Building community and tools for analyzing web archives through datathons

Ian Milligan, Nathalie Casemajor, Samantha Fritz, Jimmy Lin, Nick Ruest, Matthew Weber, Nicholas Worby

Research output: Chapter in Book/Report/Conference proceedingConference contribution

6 Scopus citations

Abstract

Starting in March 2016, the Archives Unleashed team and our collaborators have brought together social scientists, humanists, archivists, librarians, computer scientists, and other stakeholders to explore web archives as research objects. Three objectives motivated our team to develop and organize these events: facilitating scholarly access, community building, and skills training. We believe that we have been successful on all three fronts. For each event, over the course of two to three days, participants formed interdisciplinary teams and explored web archives using a variety of methods and tools. This paper details our experiences in designing these 'datathons', with an intent to share lessons learned, highlight interdisciplinary approaches to research and education on web archives, and describe future opportunities.

Original languageEnglish (US)
Title of host publicationProceedings - 2019 ACM/IEEE Joint Conference on Digital Libraries, JCDL 2019
EditorsMaria Bonn, Dan Wu, Stephen J. Downie, Alain Martaus
PublisherInstitute of Electrical and Electronics Engineers Inc.
Pages265-268
Number of pages4
ISBN (Electronic)9781728115474
DOIs
StatePublished - Jun 2019
Event19th ACM/IEEE Joint Conference on Digital Libraries, JCDL 2019 - Urbana-Champaign, United States
Duration: Jun 2 2019Jun 6 2019

Publication series

NameProceedings of the ACM/IEEE Joint Conference on Digital Libraries
Volume2019-June
ISSN (Print)1552-5996

Conference

Conference19th ACM/IEEE Joint Conference on Digital Libraries, JCDL 2019
CountryUnited States
CityUrbana-Champaign
Period6/2/196/6/19

Bibliographical note

Funding Information:
This research was supported by the Andrew W. Mellon Foundation, the Social Sciences and Humanities Research Council of Canada, the US National Science Foundation (Grants #1624067, #1723430), Start Smart Labs, Rutgers University, Compute Canada, University of Waterloo, and York University. Additional support came from University of Toronto Libraries, Library of Congress, Internet Archive, British Library, the International Internet Preservation Consortium, Simon Fraser University Libraries, SFU Key, and Universit? du Que?bec en Outaouais.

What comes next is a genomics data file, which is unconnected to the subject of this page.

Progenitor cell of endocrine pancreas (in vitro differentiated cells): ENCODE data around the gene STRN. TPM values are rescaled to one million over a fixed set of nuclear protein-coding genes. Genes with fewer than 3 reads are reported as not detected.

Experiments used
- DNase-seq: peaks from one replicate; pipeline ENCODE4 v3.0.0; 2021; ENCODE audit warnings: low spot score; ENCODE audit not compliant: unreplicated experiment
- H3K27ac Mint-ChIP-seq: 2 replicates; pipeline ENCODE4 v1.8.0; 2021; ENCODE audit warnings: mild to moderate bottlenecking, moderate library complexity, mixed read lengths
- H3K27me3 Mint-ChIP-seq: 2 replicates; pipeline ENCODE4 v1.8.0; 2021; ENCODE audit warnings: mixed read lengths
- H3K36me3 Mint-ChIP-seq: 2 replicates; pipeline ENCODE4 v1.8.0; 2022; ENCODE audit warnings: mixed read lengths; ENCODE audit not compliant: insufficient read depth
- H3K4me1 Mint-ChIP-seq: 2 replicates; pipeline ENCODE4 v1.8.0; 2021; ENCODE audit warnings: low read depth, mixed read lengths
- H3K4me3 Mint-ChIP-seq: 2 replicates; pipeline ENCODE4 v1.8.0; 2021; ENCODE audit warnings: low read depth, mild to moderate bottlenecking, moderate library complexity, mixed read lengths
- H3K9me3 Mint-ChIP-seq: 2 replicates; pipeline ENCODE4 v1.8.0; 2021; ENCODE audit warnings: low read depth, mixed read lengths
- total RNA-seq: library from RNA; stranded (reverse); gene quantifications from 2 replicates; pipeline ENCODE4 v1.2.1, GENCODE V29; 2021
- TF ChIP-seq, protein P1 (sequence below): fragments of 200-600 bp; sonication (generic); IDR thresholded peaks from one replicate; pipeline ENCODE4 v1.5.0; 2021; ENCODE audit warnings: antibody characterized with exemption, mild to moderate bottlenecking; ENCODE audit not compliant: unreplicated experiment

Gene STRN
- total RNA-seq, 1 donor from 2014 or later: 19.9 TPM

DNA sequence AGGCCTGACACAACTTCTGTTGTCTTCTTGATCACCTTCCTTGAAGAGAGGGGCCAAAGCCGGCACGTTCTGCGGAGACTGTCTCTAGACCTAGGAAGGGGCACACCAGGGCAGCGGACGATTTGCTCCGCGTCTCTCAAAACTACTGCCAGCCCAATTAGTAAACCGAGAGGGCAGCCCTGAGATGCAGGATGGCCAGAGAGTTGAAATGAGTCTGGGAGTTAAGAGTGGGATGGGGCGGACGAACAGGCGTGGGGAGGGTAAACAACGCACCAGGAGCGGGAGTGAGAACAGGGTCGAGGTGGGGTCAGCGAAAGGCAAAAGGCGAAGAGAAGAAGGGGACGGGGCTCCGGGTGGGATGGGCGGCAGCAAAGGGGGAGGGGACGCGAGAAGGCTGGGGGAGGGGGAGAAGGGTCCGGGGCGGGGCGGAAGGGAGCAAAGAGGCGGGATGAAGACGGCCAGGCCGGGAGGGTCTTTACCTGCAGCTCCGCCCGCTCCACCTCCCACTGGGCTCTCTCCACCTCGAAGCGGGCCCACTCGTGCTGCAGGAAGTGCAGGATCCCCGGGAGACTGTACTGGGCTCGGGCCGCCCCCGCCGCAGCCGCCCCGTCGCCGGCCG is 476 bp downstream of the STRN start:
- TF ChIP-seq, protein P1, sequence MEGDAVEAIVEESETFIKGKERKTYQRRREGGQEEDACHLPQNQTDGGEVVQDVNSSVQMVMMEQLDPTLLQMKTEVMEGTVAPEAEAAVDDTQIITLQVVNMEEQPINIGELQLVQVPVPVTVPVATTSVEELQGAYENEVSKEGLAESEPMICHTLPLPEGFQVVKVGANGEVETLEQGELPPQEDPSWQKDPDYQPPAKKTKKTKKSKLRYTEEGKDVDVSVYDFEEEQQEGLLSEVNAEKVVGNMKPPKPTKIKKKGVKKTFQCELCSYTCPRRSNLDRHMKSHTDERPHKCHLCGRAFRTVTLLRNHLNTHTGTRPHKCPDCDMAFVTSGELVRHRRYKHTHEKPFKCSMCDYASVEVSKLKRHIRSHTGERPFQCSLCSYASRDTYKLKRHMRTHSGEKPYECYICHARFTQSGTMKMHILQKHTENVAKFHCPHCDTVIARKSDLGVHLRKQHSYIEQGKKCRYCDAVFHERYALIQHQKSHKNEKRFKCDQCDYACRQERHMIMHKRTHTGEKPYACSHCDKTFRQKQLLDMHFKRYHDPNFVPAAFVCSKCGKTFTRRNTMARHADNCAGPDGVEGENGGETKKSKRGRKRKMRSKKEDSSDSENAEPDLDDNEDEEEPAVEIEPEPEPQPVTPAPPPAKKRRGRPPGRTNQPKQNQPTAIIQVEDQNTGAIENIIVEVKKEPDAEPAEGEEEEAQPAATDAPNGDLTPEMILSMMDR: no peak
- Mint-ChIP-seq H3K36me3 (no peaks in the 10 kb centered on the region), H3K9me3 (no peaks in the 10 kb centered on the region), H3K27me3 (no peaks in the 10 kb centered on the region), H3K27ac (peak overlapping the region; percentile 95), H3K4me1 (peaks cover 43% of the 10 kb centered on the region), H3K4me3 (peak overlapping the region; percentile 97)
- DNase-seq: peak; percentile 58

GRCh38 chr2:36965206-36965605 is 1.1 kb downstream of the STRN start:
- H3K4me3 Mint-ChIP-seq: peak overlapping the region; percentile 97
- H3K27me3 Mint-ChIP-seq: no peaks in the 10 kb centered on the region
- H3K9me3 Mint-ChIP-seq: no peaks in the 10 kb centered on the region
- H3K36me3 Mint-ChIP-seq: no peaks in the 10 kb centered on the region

Funding Information:
With support from the National Science Foundation and residual funds from both NSF and SSHRC, the project team ran a follow-up event in June 2016 at the Library of Congress (LC) in Washington DC. With the generous support of both LC and Dame Wendy Hall, 2016 Kluge Chair in Technology and Society, the datathon was held two days immediately preceding the “Saving the Web: Ethics & Challenges of Preserving the Internet” event. This datathon was large, with approximately 45 participants. We followed a similar format to the event in Toronto, with a half day devoted to discussion, followed by a day and a half of hacking. After the event, the datathon was presented at the “Saving the Web” symposium, along with an overview of the datathon [7]. Notable projects included:

Funding Information:
The first datathon was held in March 2016 at the University of Toronto Library (UTL). Supported by UTL, the Social Sciences and Humanities Research Council (SSHRC) of Canada and the US National Science Foundation (NSF), 45 individuals were selected to participate after a competitive application process. We began with a half day of research talks: research tool developers (Warcbase and ArchiveSpark), Internet Archive staff, and others shared insights through a series of presentations. The actual “hacking” did not begin until the second day. Teams formed into groups, worked on their projects for a day and a half, before convening for final presentations. Notable projects included:

Funding Information:
This research was supported by the Andrew W. Mellon Foundation, the Social Sciences and Humanities Research Council of Canada, the US National Science Foundation (Grants #1624067, #1723430), Start Smart Labs, Rutgers University, Compute Canada, University of Waterloo, and York University. Additional support came from University of Toronto Libraries, Library of Congress, Internet Archive, British Library, the International Internet Preservation Consortium, Simon Fraser University Libraries, SFU Key, and Uni-versité du Québec en Outaouais.

Publisher Copyright:
© 2019 IEEE.

Keywords

  • Community building
  • Datathon
  • Interdisciplinary
  • Tool building

Fingerprint Dive into the research topics of 'Building community and tools for analyzing web archives through datathons'. Together they form a unique fingerprint.

Cite this